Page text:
Sheffield, Hallam

2015 Result:
Conservative: 7544 (13.7%)
Labour: 19862 (36%)
Lib Dem: 22215 (40.2%)
Green: 1772 (3.2%)
UKIP: 3575 (6.5%)
Independent: 97 (0.2%)
Others: 167 (0.3%)
MAJORITY: 2353 (4.3%)

Category: Marginal Liberal Democrat seat

Geography: Yorkshire and the Humber, South Yorkshire. Part of the Sheffield council area.

Main population centres: Sheffield, High and Low Bradfield, Dungworth, Worrall.

Profile: A largely rural seat covering the south-west corner of Sheffield. This is an affluent and wealthy seat, one of the richest outside of the south-east and one of the best educated in the country. The western part of the seat is within the Peak District and is largely desolate moorland, stretching up into the pennines. Below that are small villages like like High and Low Bradfield, Dungworth, Worrall and Ringinglow. The seat then covers the westernmost fringes of Sheffield itself, some of the richest and most affluent suburbs of the city like Ecclesall and the more Conservative Totley and Dore.

Politics: A wealthy, middle-class and mostly owner-occupied seat this was a safe Conservative seat between the first world war and the 1990s. However it fell to the Liberal Democrats` Richard Allen in the anti-Conservative landslide of 1997 and he successfully passed it onto the future Lib Dem leader Nick Clegg in 2005. In 2015 some polls suggested that Clegg could lose his seat to Labour, but ultimately he held on.

Current MP
NICK CLEGG (Liberal Democrat) Born 1967, Buckinghamshire. Educated at Westminster school and Cambridge university. Former speechwriter to Sir Leon Brittan. Contested MEP for the East Midlands region 1999-2004. First elected as MP for Sheffield Hallam in 2005. Europe spokesman 2005-2006, Liberal Democrat shadow home secretary 2006-2007, Leader of the Liberal Democrats 2007-2015. Deputy Prime Minister 2010-2015. Clegg was touted as a possible leadership contender following Charles Kennedy`s resignation, though eventually he backed Sir Menzies Campbell. After Campbell`s own resignation the following year Clegg defeated Chris Huhne to become leader of the Liberal Democrats from December 2007. His performance in the first leaders` debate in the 2010 election produced a huge spike in Liberal Democrat support, which largely faded by the time of the election, but was enough to secure a hung Parliament. Clegg subsequently negotiated a coalition deal with the Conservative party, taking the third party into government for the first time since the second world war.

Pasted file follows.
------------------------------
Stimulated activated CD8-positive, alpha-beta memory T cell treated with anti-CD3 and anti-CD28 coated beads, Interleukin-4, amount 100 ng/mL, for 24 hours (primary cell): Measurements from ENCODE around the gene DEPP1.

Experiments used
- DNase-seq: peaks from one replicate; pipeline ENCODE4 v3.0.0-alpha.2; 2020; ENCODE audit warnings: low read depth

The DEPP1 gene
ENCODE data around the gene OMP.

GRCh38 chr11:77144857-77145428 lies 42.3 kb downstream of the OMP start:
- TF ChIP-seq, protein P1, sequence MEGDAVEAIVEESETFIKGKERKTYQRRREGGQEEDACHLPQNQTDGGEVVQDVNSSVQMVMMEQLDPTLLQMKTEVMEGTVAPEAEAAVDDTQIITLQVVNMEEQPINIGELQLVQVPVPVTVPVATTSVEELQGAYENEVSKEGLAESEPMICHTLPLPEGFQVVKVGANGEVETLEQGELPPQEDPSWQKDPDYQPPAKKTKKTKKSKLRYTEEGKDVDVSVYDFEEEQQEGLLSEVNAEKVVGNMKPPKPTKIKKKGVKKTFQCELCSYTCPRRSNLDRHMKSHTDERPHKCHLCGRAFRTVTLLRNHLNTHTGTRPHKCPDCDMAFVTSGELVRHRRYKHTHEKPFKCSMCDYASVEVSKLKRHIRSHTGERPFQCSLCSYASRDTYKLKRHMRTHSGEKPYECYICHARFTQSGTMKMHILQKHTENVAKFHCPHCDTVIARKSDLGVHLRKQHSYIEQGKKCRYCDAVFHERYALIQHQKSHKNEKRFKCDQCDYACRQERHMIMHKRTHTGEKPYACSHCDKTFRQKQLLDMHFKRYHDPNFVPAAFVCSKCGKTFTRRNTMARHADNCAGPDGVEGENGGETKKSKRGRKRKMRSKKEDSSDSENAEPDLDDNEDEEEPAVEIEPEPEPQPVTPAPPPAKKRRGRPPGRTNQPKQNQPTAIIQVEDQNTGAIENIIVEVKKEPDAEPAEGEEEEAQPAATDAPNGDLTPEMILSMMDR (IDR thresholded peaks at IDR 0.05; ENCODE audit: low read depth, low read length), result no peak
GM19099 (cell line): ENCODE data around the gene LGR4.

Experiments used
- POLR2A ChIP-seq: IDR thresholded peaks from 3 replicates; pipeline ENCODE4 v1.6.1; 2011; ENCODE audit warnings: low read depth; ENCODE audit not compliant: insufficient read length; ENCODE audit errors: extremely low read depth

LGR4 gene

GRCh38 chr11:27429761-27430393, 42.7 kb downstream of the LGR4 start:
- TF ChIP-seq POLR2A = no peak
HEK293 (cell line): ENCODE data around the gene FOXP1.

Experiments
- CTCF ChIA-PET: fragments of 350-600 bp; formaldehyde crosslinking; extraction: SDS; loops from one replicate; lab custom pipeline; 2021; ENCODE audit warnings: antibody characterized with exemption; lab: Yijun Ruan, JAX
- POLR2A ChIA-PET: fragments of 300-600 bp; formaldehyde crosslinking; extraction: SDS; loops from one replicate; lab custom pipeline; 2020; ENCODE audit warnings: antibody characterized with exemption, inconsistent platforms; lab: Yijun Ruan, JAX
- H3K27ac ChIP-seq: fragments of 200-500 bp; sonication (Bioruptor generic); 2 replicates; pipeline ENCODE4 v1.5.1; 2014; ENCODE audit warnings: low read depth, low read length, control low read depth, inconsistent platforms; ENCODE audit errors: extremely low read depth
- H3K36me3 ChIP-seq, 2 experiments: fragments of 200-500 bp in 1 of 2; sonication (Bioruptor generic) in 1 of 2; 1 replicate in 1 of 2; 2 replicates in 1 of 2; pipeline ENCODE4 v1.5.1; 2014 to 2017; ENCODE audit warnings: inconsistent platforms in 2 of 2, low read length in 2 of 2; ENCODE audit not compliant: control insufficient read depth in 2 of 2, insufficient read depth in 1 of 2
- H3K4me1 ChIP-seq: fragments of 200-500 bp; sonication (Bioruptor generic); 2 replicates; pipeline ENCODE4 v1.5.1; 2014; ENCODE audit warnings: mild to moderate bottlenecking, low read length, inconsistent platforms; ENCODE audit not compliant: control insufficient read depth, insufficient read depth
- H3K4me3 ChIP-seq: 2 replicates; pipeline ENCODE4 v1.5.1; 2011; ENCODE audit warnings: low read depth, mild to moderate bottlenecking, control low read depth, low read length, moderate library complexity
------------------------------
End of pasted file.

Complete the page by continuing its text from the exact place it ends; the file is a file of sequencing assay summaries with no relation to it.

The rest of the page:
Past Results
Con: 12040 (24%)
Lab: 8228 (16%)
LDem: 27324 (53%)
UKIP: 1195 (2%)
Oth: 2348 (5%)
MAJ: 15284 (30%)
Con: 12028 (30%)
Lab: 5110 (13%)
LDem: 20710 (51%)
GRN: 1331 (3%)
Oth: 1248 (3%)
MAJ: 8682 (21%)
Con: 11856 (31%)
Lab: 4758 (12%)
LDem: 21203 (55%)
UKIP: 429 (1%)
MAJ: 9347 (24%)
Con: 15074 (33%)
Lab: 6147 (14%)
LDem: 23345 (51%)
Oth: 125 (0%)
MAJ: 8271 (18%)

*There were boundary changes after 2005

2015 Candidates
IAN WALKER (Conservative) Born 1958, Fulwood. Engineer.